Ensight Principal Will Stewart also provides an update on Ensight’s post-election research, and digs in on how the one-year old government has delivered on its brand promise and outlines the future outlook. Read that article here.
By Don Newman
A year after bringing his Liberal party back from the brink of despair and third place in the House of Commons to a comfortable majority government, Trudeau today is more popular than he was on October 19th, 2015, the night of his dramatic victory.
In Canada’s multi-party first-past-the-post electoral system, Trudeau’s Liberals captured 39.5 per cent of the vote a year ago. That gave the Liberals 184 seats in the 338 seat House of Commons.
Polls twelve months later give Trudeau and the party almost fifty per cent support. Translating that to seats in the House of Commons would give the Liberals over 200.
Trudeau has accomplished this with a stunning public relations operation, a natural flair for appearing in public, impressive discipline and a photogenic shine he shares with his wife Sophie Gregoire Trudeau and their young family.
The lack of an effective opposition as both the Conservatives and the New Democrats search for new leaders, has been an added plus. But the first year in office that featured among other notable events; a triumphant state dinner at the Obama White House in Washington, a fawning article complete with plenty of intimate colour photographs of Justin and Sophie in Vogue magazine and countless selfies with Canadians all across the country, has worked to build up the impressive political capital that has the Liberals ten points higher in the public opinion polls that their election night support a year ago.
Skeptics say Trudeau hasn’t made any big mistakes because he hasn’t done anything big. That is only partly true. They have done big things they promised they would do, like settling 25,000 Syrian refugees, changing the tax code so high earners pay more and middle income taxpayers pay less, and launching a promised inquiry into missing aboriginal girls and women.
But it is true that in their first year, the Liberals didn’t do anything hard — which in political terms means anything that could prove unpopular with at least some segments of the electorate. As the year rolled on it became clear to close watchers of the passing show that the “Sunny Ways” promised by Trudeau could not continue indefinitely. That going forward, the success of the government was going to be determined by how it handled the three Es; Energy, the Economy and the Environment.
As the government correctly sees them, the three are intertwined. Canada’s slow growth economy can only grow more quickly if the abundant oil sands resources are exploited and brought to market. That will results in more jobs, more prosperity and more tax revenues to balance government books and finance health care, education and a myriad of other programs.
But those oil sands resources can only be exploited and brought to market if there are new pipelines to carry the bitumen from Alberta to either the Pacific coast in British Columbia or the Atlantic coast in New Brunswick. Environmentalists, both in and outside of Canada, have vowed to shut down the oil sands by opposing any new pipelines and starving them of markets, and by extension, the government of resources.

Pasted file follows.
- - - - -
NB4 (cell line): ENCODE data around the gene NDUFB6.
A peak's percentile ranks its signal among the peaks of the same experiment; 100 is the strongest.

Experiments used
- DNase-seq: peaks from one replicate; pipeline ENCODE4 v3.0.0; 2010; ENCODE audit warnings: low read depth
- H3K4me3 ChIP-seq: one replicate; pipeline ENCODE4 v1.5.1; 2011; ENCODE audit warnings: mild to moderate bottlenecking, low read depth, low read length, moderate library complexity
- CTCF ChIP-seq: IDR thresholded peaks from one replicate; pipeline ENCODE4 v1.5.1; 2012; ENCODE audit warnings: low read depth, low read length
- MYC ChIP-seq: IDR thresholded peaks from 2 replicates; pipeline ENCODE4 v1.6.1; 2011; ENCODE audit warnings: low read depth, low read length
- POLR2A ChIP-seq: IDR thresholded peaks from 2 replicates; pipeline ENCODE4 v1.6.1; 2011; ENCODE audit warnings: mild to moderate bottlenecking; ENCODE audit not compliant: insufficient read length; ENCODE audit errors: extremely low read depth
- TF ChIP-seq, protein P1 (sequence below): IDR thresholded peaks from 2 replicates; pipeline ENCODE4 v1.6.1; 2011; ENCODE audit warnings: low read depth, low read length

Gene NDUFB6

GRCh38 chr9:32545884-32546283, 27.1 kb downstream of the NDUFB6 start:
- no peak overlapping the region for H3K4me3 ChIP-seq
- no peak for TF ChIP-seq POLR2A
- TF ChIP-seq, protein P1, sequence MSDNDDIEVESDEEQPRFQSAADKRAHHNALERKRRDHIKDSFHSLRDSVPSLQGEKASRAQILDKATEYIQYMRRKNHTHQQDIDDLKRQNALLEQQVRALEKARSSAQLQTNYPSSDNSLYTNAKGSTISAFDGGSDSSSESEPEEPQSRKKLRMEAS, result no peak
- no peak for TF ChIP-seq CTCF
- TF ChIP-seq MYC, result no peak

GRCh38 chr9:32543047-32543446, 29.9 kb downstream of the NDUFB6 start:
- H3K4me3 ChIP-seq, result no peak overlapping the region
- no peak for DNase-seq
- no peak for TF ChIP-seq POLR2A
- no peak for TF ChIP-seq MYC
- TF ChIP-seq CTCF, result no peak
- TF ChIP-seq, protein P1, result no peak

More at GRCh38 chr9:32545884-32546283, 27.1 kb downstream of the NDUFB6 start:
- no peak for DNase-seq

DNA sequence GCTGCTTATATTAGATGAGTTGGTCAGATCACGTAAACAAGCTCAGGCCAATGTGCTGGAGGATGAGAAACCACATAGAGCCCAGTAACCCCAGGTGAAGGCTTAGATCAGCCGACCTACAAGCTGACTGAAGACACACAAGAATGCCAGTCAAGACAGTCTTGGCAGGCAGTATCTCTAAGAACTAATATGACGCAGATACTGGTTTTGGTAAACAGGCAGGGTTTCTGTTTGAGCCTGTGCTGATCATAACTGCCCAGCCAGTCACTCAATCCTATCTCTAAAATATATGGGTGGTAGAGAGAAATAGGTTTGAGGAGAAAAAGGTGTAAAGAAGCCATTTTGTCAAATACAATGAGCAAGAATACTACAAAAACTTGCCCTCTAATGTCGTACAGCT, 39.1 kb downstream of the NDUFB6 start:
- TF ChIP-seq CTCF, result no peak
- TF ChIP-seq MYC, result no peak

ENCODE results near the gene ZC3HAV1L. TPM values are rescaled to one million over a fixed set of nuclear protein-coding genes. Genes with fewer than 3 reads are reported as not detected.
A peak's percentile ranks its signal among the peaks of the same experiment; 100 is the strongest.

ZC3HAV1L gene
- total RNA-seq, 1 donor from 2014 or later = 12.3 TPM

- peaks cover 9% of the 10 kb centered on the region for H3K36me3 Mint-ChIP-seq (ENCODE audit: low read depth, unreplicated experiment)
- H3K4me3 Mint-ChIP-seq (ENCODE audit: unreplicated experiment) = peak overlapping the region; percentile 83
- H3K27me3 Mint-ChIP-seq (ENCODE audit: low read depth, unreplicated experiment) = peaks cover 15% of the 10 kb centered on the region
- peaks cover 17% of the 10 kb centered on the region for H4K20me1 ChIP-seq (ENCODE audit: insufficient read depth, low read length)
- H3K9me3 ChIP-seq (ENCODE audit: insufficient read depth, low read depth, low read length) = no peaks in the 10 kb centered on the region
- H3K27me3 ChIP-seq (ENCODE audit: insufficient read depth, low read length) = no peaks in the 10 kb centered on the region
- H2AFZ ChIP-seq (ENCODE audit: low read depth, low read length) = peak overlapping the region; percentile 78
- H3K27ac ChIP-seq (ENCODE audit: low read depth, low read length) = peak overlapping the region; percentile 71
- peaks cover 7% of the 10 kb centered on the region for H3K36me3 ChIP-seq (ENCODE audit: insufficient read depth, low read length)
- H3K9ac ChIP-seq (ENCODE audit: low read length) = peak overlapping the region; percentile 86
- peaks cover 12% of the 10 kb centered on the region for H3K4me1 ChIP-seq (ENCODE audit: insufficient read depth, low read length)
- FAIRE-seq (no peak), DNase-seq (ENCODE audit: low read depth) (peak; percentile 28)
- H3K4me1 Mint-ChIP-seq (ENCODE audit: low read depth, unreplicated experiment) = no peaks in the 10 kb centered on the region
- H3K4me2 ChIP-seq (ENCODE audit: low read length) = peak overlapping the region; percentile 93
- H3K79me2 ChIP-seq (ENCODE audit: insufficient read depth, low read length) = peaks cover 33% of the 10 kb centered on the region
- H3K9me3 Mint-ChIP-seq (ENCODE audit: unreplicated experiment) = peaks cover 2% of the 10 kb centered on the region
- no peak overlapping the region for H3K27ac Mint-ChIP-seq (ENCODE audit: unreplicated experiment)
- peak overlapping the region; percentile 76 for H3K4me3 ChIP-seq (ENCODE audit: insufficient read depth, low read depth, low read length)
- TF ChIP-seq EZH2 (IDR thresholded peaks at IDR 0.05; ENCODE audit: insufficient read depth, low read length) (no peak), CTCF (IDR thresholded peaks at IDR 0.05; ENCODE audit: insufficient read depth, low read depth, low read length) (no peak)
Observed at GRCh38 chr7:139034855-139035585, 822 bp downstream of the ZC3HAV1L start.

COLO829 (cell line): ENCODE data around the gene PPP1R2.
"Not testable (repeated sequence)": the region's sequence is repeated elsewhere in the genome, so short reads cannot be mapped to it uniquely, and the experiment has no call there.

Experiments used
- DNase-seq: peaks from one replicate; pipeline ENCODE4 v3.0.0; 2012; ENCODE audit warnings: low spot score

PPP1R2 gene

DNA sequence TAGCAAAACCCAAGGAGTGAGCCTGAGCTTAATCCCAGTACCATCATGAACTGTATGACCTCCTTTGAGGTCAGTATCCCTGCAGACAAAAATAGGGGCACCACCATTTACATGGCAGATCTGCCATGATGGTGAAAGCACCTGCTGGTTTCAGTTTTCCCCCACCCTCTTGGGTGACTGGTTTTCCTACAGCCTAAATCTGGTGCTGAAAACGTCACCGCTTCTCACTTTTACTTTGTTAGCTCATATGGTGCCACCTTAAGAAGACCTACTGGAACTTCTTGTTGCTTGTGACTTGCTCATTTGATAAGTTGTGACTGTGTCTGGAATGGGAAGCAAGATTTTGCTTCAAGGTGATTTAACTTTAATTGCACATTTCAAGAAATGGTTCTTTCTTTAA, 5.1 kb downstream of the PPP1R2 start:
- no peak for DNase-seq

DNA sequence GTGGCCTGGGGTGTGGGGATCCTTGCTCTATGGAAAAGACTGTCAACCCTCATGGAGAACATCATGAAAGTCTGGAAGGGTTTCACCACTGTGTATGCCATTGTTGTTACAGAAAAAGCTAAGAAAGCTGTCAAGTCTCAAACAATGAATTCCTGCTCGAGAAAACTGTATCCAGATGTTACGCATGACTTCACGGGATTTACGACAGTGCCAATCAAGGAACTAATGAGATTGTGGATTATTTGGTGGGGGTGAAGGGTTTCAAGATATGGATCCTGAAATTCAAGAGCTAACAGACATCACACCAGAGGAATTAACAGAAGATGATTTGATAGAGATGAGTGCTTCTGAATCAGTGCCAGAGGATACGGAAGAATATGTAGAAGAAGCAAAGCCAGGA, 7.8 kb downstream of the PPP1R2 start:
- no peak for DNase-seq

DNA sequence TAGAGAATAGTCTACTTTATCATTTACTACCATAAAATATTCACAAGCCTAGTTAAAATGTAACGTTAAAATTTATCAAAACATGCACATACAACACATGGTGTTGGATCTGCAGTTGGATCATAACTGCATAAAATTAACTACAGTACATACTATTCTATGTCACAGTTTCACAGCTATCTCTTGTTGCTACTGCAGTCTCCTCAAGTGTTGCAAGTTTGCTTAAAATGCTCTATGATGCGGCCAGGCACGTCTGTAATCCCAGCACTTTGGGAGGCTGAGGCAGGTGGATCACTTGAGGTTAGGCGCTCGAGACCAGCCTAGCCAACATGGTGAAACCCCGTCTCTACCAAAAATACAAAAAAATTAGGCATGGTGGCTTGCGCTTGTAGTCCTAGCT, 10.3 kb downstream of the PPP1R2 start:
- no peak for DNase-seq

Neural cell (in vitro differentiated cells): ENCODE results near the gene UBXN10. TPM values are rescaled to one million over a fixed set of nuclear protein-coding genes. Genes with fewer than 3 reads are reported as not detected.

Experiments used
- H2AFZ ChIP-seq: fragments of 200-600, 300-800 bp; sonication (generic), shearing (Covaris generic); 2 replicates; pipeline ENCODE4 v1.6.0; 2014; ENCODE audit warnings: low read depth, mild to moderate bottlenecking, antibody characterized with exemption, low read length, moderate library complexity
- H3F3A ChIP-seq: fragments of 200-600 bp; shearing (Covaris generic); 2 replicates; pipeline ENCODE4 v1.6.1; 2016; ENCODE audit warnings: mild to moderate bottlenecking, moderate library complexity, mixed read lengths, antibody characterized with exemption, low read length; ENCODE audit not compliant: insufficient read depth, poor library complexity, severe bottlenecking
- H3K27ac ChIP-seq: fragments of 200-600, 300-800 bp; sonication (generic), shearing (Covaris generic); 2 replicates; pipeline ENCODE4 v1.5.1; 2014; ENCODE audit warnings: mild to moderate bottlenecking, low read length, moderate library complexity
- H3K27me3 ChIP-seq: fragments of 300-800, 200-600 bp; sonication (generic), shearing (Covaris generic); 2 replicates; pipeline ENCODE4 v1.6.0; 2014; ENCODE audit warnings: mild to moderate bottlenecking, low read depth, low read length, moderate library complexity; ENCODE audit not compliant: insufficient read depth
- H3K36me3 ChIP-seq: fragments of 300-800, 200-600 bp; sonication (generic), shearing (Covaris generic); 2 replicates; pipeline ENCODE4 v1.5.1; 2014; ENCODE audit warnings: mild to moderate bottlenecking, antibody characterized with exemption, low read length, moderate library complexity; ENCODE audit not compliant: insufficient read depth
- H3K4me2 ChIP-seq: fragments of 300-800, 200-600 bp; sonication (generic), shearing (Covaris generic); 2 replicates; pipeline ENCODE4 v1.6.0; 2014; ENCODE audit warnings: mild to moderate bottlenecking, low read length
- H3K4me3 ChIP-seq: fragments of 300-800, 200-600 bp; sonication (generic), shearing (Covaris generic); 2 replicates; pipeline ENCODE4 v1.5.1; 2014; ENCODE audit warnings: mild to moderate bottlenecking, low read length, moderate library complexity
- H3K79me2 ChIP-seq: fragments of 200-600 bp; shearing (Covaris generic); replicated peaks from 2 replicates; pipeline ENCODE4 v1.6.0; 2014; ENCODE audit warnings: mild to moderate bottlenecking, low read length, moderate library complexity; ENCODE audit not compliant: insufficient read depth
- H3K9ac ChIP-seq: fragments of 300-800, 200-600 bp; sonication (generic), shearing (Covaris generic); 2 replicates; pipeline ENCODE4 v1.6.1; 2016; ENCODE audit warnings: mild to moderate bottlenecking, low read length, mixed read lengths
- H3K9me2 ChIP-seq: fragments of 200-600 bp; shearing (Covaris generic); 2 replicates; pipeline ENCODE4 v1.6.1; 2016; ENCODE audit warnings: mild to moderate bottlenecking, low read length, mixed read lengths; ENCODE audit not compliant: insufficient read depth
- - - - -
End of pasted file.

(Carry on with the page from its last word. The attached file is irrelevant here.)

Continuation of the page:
Trudeau and his Ministers have said that new pipelines can only proceed if they have the “social licence” to be built. That means if the public is convinced that they are safe and as environmentally friendly as they can be. Moreover, the government and Canadians must be seen to be actively working to combat and reduce Green House gas emissions.
This month we saw how the government plans to square that circle. At the end of September it announced it was approving a pipeline. Not an oil sands pipeline from Alberta, but a natural gas pipeline from within British Columbia to the Pacific Coast. The approval comes with more than one hundred conditions that have to be met, but it is a pipeline approval none the less. And almost immediately it was attacked by some environmental and indigenous groups.
Then, one week later, the Prime Minister announced Ottawa is putting a price on carbon — a carbon tax if you will. Trudeau didn’t call it that and he left it up to each province to decide if it wants a straight tax, or a cap and trade system of limiting emissions. But he said if any province doesn’t act, Ottawa will act for it. By 2022 Canadians everywhere will be paying $50 a ton for carbon emissions.
But by then work should be underway on the pipeline carrying natural gas to be liquified at a plant near Prince George on the B.C. Coast. And so should work on another pipeline.
Before Christmas the federal cabinet is expected to approve the twinning of the Kinder Morgan oil pipeline carrying oil sands bitumen from Alberta to Vancouver. The new pipeline, which will increase the flow of oil to the west coast by three fold, is opposed by Vancouver’s mayor and other near-by municipalities, by some indigenous groups, but supported by others.
It will be even more controversial than the natural gas line. But the Trudeau government is going to have to find the balance between the E of Environment, and the E of Energy if it hopes to grow the E of the Economy sufficiently to support its ambitious plans.
After a year of Sunny Ways the real task of governing has begun. It will be interesting.
Don Newman is senior counsel at Ensight and a lifetime member of the Canadian Parliamentary Press Gallery.